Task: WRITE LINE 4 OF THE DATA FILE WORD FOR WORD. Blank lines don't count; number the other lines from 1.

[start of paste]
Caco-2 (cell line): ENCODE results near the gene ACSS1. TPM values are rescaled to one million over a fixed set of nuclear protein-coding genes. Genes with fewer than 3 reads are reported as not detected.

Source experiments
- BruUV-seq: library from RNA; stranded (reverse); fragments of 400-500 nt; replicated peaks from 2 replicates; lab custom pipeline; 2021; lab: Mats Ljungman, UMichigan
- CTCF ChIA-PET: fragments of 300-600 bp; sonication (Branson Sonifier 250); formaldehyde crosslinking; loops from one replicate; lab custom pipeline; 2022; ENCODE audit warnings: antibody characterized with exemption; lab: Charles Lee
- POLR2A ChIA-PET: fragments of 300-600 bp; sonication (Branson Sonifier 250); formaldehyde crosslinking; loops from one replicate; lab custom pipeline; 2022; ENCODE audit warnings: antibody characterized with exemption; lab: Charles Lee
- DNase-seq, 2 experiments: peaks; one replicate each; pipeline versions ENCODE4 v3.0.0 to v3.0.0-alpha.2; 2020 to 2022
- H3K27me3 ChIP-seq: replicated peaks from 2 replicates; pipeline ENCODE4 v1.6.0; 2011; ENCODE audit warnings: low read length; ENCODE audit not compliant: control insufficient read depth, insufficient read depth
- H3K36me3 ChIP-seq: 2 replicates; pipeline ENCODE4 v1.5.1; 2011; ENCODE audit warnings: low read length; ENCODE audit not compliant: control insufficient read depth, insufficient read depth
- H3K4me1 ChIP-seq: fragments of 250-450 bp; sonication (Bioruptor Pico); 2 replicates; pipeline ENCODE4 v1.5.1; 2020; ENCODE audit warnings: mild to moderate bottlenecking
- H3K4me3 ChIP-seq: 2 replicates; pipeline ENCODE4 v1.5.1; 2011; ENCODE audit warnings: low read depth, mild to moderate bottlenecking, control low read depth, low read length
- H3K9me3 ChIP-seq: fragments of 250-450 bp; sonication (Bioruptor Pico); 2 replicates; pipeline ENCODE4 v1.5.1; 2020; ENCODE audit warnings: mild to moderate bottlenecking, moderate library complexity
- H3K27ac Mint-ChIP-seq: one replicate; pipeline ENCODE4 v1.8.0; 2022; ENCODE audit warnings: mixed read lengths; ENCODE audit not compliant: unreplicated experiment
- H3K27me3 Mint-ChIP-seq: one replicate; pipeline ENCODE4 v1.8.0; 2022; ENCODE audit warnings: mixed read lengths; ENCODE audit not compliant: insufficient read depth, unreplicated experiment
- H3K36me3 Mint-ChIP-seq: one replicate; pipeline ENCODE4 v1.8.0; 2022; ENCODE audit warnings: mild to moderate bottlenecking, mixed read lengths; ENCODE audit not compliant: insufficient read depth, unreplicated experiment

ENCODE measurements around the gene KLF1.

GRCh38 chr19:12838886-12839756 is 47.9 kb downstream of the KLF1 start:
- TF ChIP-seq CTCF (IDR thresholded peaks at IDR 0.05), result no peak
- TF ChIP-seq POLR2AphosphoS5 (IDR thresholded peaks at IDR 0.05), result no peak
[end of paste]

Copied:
- CTCF ChIA-PET: fragments of 300-600 bp; sonication (Branson Sonifier 250); formaldehyde crosslinking; loops from one replicate; lab custom pipeline; 2022; ENCODE audit warnings: antibody characterized with exemption; lab: Charles Lee